Nutter, Oh Team Up Against Monument Vandals Mayor Michael A. Nutter has offered legislation, introduced today by City Councilman David Oh, that toughens the penalties, both fines and potential incarceration, on those who vandalize or damage public art and memorials, including those that honor military, police, firefighters and other national defense or public safety subjects. On Memorial Day, Nutter announced during ceremonies at memorials to fallen veterans that he would send this legislation to City Council this week. “I’ve been in regular contact with the veterans who maintain the All Wars Memorial to Colored Soldiers & Sailors, the Korean and Vietnam veterans memorials and others monuments and other veterans groups about how we can better maintain these places that honor heroes who made the ultimate sacrifice in defense of our nation. Their stories about vandalism and damage at these and other sacred memorials raised serious questions,” said the Mayor. “Councilman Oh and I want to send a very strong message that such behavior will not be tol-


THE PHILADELPHIA DAILY RECORD erated. We’re doing that by substantially increasing the penalties for vandalizing or damaging these monuments and public works of art and by prohibiting people from using their skateboards, rollerblades and bikes in a way that damages these memorials.”

tional vandalism, making all violations subject to a maximum $2,000 fine and up to 90 days in jail. “Philadelphia is a city with deep historical and cultural roots, and protecting our public spaces, historical landmarks, memorials and outdoor public artwork is essential to maintaining that aspect of our city’s image” said the Councilman. “I was happy to introduce an ordinance today on behalf of Mayor Nutter so that we can better combat vandalism and public nuisances around these precious assets that are meant to be enjoyed by those who call Philadelphia their home as well as visitors to our great city.”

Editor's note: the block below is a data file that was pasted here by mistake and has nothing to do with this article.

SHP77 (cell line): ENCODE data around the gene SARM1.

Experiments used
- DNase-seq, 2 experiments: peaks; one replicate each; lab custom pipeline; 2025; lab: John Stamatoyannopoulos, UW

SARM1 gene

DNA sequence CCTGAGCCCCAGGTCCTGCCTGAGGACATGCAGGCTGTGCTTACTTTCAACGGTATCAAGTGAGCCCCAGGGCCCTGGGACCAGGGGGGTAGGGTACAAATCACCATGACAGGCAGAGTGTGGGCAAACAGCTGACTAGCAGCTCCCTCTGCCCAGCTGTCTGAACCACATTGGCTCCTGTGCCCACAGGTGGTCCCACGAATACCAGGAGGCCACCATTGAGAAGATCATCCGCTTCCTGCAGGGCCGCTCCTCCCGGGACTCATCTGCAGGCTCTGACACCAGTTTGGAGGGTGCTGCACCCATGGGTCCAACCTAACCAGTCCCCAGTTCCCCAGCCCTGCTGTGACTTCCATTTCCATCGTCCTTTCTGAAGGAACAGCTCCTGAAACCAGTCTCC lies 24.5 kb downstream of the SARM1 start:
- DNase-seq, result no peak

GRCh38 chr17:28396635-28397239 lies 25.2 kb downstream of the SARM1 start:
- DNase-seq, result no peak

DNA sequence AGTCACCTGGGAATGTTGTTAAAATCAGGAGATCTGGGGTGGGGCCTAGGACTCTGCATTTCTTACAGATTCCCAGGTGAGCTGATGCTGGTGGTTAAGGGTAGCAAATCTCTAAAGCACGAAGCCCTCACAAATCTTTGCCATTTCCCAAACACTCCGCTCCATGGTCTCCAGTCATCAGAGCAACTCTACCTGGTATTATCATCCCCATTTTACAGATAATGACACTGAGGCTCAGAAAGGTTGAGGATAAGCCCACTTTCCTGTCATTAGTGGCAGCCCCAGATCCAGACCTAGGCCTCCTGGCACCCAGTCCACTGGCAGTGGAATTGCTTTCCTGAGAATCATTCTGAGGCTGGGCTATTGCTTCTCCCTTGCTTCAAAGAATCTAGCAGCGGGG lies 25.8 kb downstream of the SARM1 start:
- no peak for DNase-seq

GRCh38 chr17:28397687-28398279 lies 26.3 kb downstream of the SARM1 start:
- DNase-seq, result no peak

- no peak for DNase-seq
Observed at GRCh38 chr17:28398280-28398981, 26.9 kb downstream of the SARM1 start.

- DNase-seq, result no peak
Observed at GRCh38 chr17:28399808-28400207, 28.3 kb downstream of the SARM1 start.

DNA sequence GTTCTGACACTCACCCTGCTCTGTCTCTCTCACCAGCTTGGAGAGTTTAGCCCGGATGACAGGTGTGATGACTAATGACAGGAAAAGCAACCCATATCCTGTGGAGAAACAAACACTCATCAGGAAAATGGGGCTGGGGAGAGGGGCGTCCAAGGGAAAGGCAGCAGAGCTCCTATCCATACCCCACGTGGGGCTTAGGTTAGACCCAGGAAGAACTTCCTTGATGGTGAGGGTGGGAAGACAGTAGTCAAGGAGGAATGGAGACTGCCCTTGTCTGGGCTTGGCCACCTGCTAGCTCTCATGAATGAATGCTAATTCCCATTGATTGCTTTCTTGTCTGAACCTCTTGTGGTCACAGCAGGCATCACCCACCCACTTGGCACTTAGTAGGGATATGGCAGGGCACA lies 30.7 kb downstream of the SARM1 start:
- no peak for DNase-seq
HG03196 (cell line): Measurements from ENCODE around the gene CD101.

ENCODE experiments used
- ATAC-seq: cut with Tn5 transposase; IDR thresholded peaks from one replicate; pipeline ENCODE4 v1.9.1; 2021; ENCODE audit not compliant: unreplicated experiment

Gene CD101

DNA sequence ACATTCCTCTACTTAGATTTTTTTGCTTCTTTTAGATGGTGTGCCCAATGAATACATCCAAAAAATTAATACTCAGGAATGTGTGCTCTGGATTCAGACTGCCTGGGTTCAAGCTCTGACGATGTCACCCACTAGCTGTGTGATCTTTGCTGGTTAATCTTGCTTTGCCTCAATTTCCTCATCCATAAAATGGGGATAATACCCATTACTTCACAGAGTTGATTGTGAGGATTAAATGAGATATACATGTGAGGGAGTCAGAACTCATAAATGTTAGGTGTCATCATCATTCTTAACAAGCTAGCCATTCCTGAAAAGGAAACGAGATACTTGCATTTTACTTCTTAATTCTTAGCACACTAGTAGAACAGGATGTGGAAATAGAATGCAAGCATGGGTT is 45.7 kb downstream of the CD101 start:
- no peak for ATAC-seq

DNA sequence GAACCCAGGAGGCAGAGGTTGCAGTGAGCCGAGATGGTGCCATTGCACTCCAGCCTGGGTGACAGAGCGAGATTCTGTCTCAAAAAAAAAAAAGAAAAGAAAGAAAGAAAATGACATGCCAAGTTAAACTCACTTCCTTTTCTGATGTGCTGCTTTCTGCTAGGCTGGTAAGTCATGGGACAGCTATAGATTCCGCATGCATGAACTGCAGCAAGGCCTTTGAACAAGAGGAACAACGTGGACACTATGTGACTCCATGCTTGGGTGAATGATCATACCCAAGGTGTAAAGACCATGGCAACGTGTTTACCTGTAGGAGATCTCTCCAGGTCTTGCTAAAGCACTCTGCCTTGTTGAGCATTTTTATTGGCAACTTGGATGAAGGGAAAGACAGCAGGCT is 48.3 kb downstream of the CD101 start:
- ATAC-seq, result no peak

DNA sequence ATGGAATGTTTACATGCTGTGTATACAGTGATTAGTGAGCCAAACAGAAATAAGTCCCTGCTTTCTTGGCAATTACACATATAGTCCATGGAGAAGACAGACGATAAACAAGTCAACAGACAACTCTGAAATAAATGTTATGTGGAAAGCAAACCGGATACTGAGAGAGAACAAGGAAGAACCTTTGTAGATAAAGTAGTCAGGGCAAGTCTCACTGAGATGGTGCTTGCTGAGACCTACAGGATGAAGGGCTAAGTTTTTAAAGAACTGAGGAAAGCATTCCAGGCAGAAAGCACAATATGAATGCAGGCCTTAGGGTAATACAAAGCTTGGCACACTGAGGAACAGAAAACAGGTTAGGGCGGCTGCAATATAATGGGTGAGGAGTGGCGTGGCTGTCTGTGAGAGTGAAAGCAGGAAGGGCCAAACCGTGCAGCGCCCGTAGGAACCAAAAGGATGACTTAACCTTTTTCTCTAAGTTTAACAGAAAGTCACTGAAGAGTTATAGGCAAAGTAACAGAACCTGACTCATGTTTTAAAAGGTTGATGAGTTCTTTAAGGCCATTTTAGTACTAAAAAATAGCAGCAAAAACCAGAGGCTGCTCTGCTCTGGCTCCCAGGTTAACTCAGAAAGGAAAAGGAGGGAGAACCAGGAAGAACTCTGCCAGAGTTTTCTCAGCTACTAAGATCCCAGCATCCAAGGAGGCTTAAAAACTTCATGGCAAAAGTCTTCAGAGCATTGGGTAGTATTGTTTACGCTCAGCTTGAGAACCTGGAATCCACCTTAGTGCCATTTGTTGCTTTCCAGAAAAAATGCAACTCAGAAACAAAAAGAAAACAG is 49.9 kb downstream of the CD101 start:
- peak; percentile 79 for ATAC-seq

The bill prohibits skateboarding, rollerblading and bicycling on monuments and public art and would make this new offense punishable with a maximum fine of $2,000, up to 90 days in jail for adults and confiscation of the skateboard, rollerblades or bike. The ordinance also eliminates the lower penalty level for ethnic intimidation and institu-

Thomas Amendments Restore Services $$ middle-income families all across Pennsylvania.”

State Rep. W. Curtis Thomas D-N. Phila.) has introduced several bills that would amend the 2012/13 state budget. Thomas recently presented an alternative to Gov. Tom Corbett’s proposed budget that reallocates $1.7 billion in the general budget focusing on the areas of education, jobs, healthcare and housing. These amendments would allow parts of Thomas’ proposal to be voted on as part of the budget bill.